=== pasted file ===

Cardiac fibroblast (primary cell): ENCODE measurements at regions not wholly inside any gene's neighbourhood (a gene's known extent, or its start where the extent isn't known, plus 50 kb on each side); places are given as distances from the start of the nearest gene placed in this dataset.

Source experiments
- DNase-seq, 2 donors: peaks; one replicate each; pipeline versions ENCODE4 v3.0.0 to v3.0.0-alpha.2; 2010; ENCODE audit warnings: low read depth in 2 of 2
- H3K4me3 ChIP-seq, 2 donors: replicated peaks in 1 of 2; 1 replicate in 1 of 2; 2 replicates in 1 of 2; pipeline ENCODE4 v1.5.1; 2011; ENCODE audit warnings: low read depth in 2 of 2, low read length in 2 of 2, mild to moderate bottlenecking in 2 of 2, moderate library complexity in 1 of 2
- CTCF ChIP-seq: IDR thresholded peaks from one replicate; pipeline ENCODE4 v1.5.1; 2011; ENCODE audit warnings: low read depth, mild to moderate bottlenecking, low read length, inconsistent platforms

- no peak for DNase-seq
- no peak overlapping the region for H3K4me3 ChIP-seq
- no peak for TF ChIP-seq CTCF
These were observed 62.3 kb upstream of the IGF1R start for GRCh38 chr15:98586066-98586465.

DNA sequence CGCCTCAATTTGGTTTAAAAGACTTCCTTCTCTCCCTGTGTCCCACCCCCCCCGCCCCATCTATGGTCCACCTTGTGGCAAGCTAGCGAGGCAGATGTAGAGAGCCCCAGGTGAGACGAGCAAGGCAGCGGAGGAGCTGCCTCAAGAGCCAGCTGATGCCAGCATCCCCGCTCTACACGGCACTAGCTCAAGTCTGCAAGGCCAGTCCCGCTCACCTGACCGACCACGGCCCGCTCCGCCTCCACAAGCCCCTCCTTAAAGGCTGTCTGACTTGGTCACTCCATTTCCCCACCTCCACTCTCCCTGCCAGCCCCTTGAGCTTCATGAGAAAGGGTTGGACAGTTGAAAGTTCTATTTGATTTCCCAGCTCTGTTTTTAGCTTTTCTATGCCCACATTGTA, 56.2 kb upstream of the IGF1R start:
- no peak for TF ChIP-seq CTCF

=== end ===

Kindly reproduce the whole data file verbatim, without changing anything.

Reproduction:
Cardiac fibroblast (primary cell): ENCODE measurements at regions not wholly inside any gene's neighbourhood (a gene's known extent, or its start where the extent isn't known, plus 50 kb on each side); places are given as distances from the start of the nearest gene placed in this dataset.

Source experiments
- DNase-seq, 2 donors: peaks; one replicate each; pipeline versions ENCODE4 v3.0.0 to v3.0.0-alpha.2; 2010; ENCODE audit warnings: low read depth in 2 of 2
- H3K4me3 ChIP-seq, 2 donors: replicated peaks in 1 of 2; 1 replicate in 1 of 2; 2 replicates in 1 of 2; pipeline ENCODE4 v1.5.1; 2011; ENCODE audit warnings: low read depth in 2 of 2, low read length in 2 of 2, mild to moderate bottlenecking in 2 of 2, moderate library complexity in 1 of 2
- CTCF ChIP-seq: IDR thresholded peaks from one replicate; pipeline ENCODE4 v1.5.1; 2011; ENCODE audit warnings: low read depth, mild to moderate bottlenecking, low read length, inconsistent platforms

- no peak for DNase-seq
- no peak overlapping the region for H3K4me3 ChIP-seq
- no peak for TF ChIP-seq CTCF
These were observed 62.3 kb upstream of the IGF1R start for GRCh38 chr15:98586066-98586465.

DNA sequence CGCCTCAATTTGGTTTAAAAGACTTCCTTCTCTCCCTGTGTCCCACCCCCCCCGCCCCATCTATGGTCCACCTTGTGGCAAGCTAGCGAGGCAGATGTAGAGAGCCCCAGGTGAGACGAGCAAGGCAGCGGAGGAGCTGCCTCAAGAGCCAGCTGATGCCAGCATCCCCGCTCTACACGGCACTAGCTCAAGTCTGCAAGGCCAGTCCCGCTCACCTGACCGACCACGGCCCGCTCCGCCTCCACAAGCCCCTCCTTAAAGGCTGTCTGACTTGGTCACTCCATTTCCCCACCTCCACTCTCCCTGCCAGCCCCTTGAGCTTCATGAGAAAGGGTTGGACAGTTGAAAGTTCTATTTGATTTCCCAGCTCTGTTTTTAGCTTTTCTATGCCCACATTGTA, 56.2 kb upstream of the IGF1R start:
- no peak for TF ChIP-seq CTCF